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Lyrics, when properly fit to a harmony, moves music from something melodic to something affecting. In my estimation something lyrical possesses a certain beauty, perhaps a subtle poetry about it. But I can’t say I considered my writing “lyrical” in nature, although I have aspired to it.

April Schiff Pohren, at Cafe of Dreams, wrote a review which speaks to the kinds of things one hopes for when you set your words upon the public stage. Something I thought was unique was her inclusion of a couple of favorite passages from the story. She backs up her declarations of “lyrical prose” and “a story knitted together with thick strands of inspiration.”

Take a quick look if you would!

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“Two-fers” should be on Tuesdays, I know, but mine came today. I could have gone with “A Writer’s Winter Wednesday” but it implies two things: a status as a professional writer—which I am not, I don’t get paid for doing what I do; that “winter,” in the classic sense, had arrived in Arizona. It is cooling down, yes, but “winter”?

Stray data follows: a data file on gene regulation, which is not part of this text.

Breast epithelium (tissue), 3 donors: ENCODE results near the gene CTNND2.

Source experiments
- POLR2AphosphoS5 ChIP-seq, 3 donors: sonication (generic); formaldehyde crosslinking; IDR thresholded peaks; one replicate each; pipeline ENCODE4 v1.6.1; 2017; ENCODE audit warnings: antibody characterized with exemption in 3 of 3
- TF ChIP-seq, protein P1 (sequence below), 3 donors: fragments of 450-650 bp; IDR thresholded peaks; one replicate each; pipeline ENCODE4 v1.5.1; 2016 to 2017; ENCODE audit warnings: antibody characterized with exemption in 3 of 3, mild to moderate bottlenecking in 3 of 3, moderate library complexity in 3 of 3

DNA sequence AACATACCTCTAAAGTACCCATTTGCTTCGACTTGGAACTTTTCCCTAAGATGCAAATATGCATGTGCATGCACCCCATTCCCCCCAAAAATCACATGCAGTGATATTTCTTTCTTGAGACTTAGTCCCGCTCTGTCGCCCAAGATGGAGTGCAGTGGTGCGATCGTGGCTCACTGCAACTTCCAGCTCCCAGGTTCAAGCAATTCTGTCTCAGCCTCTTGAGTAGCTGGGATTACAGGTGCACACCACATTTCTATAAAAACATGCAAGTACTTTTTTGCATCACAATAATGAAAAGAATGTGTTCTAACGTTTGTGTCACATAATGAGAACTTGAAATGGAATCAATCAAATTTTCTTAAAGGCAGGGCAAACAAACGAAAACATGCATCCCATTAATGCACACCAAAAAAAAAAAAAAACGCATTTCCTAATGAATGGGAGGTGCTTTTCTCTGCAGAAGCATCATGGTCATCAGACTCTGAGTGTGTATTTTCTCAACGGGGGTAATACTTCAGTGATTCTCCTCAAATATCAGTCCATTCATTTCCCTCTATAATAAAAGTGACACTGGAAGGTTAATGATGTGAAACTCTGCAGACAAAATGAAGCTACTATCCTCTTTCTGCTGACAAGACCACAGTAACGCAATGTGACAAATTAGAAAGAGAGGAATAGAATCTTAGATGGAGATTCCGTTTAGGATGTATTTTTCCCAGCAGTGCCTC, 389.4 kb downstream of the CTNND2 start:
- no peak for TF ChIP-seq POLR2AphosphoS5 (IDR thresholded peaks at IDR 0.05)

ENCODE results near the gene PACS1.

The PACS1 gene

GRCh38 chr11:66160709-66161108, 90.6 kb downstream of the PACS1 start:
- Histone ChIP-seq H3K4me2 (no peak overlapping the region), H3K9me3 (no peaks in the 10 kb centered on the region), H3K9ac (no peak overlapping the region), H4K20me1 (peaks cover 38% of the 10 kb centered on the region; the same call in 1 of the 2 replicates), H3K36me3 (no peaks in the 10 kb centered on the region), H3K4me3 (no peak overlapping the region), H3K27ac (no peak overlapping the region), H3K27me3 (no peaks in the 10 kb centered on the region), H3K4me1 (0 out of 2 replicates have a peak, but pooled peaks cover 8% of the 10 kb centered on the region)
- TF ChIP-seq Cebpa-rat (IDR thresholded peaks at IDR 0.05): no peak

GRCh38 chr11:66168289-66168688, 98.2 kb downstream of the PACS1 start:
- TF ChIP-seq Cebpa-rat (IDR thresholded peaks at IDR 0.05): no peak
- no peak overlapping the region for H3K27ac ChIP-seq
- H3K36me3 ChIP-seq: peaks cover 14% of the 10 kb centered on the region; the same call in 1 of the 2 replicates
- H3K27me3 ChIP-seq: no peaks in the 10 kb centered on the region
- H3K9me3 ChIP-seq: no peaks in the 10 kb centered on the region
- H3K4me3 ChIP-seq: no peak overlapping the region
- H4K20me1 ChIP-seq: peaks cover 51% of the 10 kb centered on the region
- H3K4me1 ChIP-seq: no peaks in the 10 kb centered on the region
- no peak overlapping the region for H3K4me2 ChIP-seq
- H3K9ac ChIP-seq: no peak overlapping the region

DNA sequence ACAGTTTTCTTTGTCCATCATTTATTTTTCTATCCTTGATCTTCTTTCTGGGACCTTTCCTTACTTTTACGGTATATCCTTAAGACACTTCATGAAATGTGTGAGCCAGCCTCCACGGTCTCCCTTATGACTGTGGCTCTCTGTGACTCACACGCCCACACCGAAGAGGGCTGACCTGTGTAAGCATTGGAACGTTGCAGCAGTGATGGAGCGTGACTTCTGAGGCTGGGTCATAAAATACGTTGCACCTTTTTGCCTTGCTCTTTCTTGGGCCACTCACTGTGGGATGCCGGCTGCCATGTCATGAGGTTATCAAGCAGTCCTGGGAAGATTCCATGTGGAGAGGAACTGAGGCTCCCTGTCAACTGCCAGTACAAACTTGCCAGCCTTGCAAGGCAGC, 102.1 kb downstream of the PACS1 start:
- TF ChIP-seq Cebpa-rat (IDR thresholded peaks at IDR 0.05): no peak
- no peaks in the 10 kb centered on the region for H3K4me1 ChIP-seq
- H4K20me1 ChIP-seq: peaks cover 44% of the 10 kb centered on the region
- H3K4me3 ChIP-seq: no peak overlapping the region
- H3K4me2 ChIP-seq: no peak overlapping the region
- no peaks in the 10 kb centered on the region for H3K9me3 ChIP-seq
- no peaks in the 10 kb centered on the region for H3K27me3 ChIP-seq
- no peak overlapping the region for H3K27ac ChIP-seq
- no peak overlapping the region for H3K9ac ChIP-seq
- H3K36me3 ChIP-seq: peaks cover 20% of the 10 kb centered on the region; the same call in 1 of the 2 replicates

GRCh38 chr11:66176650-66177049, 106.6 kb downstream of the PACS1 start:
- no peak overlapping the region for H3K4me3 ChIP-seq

Really I wanted to share two quick links with you. The first is another (only my second!) review for The Apocalypse of Hagren Roose by Ms. Cheryl Malandrinos at The Book Connection. She called it “powerful, eloquently written . . .” and “a thought-provoking literary work.” Yeah, I’m still trying to absorb such words.

Speaking of words (<– I rather like that) I have another guest post at Miki's Hope.com, The Many Essences of Christmas. Do you remember those fat Christmas tree lights, not like the dinky ones today? How about all the Rankin-Bass Christmas specials? Have a quick look at my guest post to see what else you may remember!